Following on from my post regarding Steam Gaming on the 2015 Macbook Pro, there was a part of me jealous that I couldn’t play some of the older Windows games on Steam, that I had missed out on over the years. After a month of toying with Bootcamp options and even buying a cheap gaming Pc from Amazon. After weighing it all up I went for Parallels on Mac. http://www.parallels.com/
My reasons for this were quite simple, cost and space. Bootcamp would take up at least 80gb of my Mac HDD, that I could never get back. The cheapest gaming desktop PC I could find to perform at an adequate level was £400. I may have been aiming quite high but the ram in the Mac has got me so used to speed I cannot go back to anything less than 8gb. Running a virtual machine was the only choice left.
Luckily when I got my Mac last year I paid extra for the 16gb Ram. By Running Parallels, you are effectively creating a virtual machine inside your existing computer. I understood before I proceeded, that I wouldn’t be able to play the latest graphically taxing blockbuster, for me some simple strategy games were what was missing. In layman’s terms Parallels allows you to take your computer and virtually split it in half, allocating system resources to the virtual machine. In reality it allows me to have a semi decent 8gb Windows machine at my beck and call when needed.
To run this I would recommend having a Windows 10 licence and enough Ram that you are happy with being split in two. After this the process is surprisingly simple. You pay to take the trial version of Parallels desktop and it guides you through the rest. Obviously you can go into the nth degree with settings but a normal install has you up and running within the Windows ecosystem in less than 20 mins.
When you have the virtual machine working, the fun can truly begin. You see with Parallels the install size on my HD is 20gb. Bootcamp would have taken much more, rendering my machine useless for the Mac tasks it is needed for. With the Virtual machine I can increase and decrease the size of it on the fly in case I want to play a game that needs a larger install. I can also increase how much of the onboard GPU memory is used on the VM. If all this sounds as daunting to you as it did to me, you needn’t worry. There are many guides and FAQS on the software homepage. This is the 11th iteration of the software and it shows. There are a multitude of options and advice moving forward.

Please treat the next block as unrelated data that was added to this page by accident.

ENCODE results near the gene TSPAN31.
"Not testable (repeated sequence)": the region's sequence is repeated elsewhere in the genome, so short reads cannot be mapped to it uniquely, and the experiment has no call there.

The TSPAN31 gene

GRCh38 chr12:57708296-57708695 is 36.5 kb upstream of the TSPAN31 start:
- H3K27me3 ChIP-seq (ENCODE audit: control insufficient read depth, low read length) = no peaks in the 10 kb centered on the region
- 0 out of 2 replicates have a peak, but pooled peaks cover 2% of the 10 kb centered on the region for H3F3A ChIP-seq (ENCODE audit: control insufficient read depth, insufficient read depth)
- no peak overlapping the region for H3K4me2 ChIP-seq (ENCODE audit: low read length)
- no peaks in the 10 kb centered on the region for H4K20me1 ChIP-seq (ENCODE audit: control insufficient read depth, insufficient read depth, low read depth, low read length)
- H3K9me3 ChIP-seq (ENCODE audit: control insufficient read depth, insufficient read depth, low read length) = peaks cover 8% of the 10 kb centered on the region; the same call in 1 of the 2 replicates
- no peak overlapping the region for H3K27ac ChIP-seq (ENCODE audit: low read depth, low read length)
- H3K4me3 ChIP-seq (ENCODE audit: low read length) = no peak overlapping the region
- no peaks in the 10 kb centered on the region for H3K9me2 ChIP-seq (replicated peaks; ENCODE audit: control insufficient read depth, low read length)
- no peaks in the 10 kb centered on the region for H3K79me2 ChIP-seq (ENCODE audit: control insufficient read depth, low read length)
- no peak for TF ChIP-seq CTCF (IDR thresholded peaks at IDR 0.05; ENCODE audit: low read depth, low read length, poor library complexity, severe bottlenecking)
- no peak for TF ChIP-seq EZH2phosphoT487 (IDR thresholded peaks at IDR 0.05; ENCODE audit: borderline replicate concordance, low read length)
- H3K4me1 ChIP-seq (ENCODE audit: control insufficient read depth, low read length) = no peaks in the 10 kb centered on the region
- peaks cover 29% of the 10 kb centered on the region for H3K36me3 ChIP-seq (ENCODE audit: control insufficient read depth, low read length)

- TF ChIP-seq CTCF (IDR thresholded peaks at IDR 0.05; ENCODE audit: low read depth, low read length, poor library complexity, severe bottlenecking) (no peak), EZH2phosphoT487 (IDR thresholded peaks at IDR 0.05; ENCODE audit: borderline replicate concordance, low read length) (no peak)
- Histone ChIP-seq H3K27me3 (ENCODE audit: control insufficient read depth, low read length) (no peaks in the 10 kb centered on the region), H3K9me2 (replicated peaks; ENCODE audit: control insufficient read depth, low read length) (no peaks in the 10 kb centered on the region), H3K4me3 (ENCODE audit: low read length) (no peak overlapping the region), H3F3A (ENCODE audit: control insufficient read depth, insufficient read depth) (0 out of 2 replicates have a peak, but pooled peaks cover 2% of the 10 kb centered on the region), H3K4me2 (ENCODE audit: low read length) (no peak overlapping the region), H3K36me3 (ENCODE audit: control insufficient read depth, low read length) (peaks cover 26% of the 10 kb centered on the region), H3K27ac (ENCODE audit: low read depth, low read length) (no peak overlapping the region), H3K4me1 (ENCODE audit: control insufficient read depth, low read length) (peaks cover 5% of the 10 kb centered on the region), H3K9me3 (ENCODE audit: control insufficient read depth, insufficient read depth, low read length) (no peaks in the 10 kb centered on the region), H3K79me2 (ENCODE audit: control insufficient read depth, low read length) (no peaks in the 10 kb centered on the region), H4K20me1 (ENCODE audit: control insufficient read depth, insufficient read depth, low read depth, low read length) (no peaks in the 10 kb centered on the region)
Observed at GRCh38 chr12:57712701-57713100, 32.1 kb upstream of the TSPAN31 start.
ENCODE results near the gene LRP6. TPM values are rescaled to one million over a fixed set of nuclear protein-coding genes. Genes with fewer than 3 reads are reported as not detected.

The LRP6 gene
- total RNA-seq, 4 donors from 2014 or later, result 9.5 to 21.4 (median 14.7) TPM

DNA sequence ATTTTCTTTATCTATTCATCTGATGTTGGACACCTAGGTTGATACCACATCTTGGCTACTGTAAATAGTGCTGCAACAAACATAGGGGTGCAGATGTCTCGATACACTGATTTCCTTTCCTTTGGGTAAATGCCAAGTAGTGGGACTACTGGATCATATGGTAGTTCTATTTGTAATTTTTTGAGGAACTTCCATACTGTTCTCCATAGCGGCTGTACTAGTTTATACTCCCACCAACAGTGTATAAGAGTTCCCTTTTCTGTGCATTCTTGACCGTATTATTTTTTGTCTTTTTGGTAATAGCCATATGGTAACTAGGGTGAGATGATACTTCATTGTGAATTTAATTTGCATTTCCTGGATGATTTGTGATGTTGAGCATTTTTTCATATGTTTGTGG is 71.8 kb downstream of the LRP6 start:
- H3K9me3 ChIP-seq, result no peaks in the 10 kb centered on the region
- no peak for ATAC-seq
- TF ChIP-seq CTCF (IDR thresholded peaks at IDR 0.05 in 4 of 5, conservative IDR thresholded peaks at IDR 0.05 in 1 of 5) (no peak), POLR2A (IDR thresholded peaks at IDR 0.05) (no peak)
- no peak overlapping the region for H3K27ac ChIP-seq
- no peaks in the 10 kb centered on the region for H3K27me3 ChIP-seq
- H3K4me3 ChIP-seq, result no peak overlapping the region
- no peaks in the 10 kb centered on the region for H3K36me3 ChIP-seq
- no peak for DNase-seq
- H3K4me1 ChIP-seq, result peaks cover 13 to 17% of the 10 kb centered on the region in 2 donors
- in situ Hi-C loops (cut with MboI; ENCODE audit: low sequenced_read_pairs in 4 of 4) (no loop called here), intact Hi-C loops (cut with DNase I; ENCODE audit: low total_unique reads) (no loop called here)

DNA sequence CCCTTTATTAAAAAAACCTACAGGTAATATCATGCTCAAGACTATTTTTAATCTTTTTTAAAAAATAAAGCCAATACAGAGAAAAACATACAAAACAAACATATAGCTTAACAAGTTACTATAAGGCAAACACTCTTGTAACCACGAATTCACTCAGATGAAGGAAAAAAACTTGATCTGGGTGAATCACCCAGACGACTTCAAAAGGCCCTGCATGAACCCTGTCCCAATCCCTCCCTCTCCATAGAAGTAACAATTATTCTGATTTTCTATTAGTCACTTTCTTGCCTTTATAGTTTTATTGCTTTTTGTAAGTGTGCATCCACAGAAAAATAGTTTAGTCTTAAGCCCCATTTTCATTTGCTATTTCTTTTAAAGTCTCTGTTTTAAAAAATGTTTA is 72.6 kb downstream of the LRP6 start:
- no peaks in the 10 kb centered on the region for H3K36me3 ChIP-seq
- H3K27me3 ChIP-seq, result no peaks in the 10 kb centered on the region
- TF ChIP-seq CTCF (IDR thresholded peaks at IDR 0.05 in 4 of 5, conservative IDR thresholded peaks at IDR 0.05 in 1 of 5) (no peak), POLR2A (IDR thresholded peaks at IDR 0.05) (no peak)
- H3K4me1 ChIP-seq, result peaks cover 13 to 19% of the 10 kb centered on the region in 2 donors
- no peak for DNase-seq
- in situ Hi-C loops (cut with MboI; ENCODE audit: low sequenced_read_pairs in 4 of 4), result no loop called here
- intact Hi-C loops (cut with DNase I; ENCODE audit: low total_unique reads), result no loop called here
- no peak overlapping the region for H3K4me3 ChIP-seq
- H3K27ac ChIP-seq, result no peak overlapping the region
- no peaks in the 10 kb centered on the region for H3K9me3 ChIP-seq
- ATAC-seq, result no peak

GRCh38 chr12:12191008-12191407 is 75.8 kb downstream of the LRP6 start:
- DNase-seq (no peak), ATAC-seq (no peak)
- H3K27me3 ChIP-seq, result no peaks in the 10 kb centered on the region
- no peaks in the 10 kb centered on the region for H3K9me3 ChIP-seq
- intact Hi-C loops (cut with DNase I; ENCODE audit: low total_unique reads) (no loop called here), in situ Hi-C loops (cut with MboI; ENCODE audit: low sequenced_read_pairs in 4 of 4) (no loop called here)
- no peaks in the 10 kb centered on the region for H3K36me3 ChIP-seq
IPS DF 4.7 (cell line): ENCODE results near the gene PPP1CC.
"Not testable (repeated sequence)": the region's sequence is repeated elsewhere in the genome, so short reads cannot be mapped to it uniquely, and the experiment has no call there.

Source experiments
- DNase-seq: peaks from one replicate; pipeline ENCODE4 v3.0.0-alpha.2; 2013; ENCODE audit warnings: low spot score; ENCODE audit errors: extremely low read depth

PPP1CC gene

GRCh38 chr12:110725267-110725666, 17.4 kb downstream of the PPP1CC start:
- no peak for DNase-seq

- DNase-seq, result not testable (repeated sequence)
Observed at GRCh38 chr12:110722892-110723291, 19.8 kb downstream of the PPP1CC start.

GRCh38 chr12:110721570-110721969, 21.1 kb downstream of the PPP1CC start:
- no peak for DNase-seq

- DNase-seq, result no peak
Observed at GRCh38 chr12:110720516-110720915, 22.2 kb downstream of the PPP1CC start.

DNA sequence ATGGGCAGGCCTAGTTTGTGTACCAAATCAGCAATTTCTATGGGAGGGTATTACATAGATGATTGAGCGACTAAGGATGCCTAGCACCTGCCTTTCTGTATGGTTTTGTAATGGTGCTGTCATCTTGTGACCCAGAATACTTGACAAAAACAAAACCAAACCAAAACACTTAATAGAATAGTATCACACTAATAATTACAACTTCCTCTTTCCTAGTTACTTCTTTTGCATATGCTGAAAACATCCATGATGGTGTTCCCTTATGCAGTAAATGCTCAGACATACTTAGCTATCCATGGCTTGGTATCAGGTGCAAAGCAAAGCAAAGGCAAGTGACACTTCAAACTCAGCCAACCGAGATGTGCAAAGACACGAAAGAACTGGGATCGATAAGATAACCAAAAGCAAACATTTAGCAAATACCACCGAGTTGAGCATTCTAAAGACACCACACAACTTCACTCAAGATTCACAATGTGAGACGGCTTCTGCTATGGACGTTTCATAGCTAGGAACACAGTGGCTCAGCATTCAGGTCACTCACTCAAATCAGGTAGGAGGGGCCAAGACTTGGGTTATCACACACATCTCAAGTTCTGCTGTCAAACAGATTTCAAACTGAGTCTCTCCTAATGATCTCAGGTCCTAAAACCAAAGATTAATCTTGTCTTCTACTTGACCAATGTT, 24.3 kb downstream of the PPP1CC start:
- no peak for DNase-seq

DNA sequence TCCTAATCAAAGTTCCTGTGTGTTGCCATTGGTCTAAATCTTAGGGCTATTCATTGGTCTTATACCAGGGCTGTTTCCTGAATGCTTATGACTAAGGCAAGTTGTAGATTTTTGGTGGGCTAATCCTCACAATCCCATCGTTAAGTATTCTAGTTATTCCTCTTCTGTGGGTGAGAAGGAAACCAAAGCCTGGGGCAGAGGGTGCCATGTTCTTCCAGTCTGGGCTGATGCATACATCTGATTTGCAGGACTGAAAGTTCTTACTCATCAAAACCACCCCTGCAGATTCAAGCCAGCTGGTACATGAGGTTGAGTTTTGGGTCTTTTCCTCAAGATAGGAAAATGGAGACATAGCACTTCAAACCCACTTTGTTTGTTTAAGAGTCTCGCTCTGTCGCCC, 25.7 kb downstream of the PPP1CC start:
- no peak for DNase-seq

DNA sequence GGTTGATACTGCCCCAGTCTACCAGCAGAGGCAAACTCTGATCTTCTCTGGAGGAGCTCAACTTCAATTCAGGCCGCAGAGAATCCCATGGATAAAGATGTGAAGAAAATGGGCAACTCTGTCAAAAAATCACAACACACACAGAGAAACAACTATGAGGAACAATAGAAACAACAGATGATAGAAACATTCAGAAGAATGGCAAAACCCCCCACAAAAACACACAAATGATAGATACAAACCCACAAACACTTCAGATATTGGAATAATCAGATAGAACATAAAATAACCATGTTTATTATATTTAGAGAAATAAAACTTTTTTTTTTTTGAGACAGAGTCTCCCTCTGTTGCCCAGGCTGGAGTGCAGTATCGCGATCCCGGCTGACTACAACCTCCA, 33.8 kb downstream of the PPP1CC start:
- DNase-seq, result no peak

There were a few customisation issues for me. You are advised not to back up the machine using the Time Machine method within OSX. this can corrupt some windows settings, so luckily there is a simple checkbox to disable this. As an alternative you take a screenshot of the current state of the VM and can revert to this if you do something wrong. I optimised the VM for gaming, yet found that this made the mouse play up when on the Windows machine. It was erratic and over sensitive. It would scroll normally then bounce to the top or bottom of the screen, this in turn brought up the dock on the Mac or the menu at the top. Not ideal when you are being overrun by enemy forces. By unchecking the gaming optimization for the mouse, the problem was solved. This is the mantra by which the Parallels system works best. If something isn’t quite right, there seems to usually be a couple of options you can tweak to make it right.The default setting for the GPU is 512mb. I upped this to 1GB without any real effort and got a decent performance boost. As long as you leave enough graphical memory in the physical MAC, there should be no issues.
The game I used to test it was Dawn Of War 2. I had looked at this game for a while and been jealous that there was never a MAC version, despite excellent Mac Versions of Starcraft 2 and other more taxing games. When running it first the game auto-detected that I should be able to run it in max settings. Here is where I would issue a word of caution. Running a performance test on max settings meant the game had invisible characters. There must be something in the software that makes games think the virtual machine is stronger than it actually is. A small bit of tinkering, and playing with the in game settings and it runs like a dream. Just be careful what you expect this to do. There is little chance this is strong enough to run the latest console-quality games. This is for games that have a max graphics card need of 1gb and even then you will still need to check it supports the Intel Iris 6100.
Another benefit is the ability to use voice control. Until Apple build Siri into Macs, you can now minimize Windows and have Cortana running all the time. Other Windows apps work seamlessly as well. The XBOX companion app for Windows 10 loads quickly using the speed of the Mac and as there won’t be a native streaming Xbox app for OSX it is the only solution
So now with the outlay of £65 I have scratched the itch of missing out on some great strategy games like the Dawn Of War, Command and Conquer and the Supreme Commander series. I can also remote play my XBOX one using Parallels and Windows 10. It does have some issues and will not be for serious power gamers, but for people annoyed at no Mac versions of classic games, it is the most sensible option. As I get more used to the interface , I will update the article but for now Parallels 11 for OSX does everything it claims.